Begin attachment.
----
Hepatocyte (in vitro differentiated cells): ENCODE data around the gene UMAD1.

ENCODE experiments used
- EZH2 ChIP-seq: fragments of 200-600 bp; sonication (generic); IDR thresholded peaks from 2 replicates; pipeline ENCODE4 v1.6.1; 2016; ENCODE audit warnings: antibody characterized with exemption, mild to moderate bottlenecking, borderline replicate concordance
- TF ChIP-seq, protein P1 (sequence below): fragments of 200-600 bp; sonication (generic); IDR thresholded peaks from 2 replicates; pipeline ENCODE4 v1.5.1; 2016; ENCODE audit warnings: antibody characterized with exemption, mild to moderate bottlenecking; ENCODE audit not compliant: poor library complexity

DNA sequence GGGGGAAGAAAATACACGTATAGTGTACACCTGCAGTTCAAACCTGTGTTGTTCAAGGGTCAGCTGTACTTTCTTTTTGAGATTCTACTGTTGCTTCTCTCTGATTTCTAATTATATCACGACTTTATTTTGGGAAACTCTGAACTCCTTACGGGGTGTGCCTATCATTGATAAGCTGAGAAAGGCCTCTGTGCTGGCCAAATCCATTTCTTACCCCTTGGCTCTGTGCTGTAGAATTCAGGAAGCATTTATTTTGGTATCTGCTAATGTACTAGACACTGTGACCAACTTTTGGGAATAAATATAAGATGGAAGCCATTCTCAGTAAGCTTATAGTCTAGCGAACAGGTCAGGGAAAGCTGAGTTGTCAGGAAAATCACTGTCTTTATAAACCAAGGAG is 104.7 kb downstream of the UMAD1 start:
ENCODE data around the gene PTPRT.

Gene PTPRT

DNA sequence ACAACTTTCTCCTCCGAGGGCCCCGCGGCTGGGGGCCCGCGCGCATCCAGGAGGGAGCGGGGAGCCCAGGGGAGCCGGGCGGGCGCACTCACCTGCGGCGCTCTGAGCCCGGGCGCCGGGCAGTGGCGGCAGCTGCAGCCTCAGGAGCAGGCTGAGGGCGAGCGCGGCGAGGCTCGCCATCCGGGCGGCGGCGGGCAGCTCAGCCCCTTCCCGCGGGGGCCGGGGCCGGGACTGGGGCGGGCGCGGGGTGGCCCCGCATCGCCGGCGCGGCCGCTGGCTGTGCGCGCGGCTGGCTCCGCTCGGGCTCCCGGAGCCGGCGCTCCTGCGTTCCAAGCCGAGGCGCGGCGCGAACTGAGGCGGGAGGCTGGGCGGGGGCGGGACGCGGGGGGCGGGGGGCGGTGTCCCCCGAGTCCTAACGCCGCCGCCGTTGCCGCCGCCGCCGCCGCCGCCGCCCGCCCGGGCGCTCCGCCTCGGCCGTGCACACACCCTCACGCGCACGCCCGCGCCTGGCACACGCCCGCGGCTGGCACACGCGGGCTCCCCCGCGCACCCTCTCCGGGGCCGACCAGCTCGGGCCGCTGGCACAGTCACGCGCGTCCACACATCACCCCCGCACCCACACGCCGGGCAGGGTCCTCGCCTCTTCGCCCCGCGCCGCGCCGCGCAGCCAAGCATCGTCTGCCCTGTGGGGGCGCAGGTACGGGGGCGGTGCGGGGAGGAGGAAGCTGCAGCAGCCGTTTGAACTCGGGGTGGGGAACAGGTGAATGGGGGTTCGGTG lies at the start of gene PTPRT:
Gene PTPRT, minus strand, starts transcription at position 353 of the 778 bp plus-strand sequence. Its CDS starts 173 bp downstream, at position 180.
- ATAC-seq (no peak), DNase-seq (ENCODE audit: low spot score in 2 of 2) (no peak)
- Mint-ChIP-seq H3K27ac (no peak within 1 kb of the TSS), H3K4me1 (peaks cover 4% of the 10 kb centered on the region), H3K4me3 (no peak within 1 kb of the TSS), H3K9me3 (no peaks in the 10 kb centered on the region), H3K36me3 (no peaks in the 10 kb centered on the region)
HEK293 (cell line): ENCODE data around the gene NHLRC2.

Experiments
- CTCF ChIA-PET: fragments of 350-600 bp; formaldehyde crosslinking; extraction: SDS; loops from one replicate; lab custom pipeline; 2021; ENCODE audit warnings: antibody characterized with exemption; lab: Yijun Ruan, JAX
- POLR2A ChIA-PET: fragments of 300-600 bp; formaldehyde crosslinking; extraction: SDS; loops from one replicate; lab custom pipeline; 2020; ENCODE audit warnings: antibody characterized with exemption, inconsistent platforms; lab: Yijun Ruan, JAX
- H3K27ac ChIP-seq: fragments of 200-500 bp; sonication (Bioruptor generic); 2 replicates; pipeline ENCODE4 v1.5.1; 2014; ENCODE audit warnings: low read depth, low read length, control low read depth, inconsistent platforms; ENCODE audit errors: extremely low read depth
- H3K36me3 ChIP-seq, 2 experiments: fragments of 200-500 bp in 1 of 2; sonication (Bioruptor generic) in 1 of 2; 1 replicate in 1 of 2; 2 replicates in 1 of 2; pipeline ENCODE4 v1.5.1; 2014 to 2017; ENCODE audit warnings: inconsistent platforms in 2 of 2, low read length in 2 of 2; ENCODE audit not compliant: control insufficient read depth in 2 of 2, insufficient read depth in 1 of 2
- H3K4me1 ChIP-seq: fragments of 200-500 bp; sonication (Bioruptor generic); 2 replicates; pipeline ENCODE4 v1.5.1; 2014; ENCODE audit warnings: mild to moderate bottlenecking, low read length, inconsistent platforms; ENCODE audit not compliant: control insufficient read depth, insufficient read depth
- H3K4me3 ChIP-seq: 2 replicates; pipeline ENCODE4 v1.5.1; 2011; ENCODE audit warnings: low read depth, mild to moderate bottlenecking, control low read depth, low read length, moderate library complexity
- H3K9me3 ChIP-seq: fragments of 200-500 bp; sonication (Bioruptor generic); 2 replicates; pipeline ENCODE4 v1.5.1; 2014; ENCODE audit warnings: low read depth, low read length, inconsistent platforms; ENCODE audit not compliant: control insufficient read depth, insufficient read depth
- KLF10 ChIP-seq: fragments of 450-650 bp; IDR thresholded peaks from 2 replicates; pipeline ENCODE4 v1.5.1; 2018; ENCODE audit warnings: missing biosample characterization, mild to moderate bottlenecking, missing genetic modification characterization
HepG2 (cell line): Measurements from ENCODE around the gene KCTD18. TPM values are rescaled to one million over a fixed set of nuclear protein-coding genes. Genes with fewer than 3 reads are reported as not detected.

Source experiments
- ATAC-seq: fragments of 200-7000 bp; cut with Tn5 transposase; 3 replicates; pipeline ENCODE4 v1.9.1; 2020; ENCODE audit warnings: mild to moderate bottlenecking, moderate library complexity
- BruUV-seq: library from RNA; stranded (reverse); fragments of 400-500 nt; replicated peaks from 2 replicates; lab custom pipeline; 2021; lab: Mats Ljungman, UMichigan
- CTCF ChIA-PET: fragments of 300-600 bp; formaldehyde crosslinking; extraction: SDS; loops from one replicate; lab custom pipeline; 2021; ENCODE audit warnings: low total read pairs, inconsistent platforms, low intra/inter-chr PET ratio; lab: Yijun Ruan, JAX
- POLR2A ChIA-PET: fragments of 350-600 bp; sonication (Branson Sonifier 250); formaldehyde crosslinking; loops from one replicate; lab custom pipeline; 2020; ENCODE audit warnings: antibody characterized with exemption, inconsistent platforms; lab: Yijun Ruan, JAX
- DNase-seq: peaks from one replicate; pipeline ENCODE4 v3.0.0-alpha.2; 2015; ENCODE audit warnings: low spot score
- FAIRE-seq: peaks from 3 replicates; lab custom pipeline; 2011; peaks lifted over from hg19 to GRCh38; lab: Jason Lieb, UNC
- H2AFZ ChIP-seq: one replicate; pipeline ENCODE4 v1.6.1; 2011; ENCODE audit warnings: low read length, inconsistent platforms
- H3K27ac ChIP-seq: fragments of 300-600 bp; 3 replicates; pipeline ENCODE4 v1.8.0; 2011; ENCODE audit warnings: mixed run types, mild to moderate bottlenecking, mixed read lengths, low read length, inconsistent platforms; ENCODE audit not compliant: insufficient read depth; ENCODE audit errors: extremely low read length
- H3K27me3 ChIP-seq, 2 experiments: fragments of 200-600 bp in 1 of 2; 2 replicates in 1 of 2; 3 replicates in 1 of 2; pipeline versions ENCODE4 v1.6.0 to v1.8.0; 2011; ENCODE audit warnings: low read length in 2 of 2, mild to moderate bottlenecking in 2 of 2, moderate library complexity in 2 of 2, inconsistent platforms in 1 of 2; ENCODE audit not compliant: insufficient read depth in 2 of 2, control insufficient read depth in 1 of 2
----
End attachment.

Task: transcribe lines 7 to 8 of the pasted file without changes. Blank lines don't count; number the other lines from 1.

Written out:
Gene PTPRT

DNA sequence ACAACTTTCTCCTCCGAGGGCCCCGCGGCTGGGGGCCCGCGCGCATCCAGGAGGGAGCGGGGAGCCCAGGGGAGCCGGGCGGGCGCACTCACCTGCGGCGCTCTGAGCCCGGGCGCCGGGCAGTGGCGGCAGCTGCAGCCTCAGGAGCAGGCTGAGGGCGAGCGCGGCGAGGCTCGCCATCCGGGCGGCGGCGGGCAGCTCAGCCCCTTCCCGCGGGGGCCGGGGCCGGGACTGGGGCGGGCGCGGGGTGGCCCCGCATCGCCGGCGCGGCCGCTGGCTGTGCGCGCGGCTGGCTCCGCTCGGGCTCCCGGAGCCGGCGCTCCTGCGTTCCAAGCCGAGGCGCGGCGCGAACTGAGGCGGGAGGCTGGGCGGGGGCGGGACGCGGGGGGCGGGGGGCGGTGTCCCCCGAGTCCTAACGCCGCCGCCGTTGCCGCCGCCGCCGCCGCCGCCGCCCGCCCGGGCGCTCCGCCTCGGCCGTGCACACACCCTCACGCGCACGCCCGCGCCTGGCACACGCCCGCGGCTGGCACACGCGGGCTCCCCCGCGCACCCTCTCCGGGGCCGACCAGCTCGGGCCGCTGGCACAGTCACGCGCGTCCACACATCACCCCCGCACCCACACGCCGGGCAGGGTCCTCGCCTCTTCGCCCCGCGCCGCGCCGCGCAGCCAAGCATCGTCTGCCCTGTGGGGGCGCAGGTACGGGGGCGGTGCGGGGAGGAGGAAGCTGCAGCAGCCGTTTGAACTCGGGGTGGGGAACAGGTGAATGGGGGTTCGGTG lies at the start of gene PTPRT: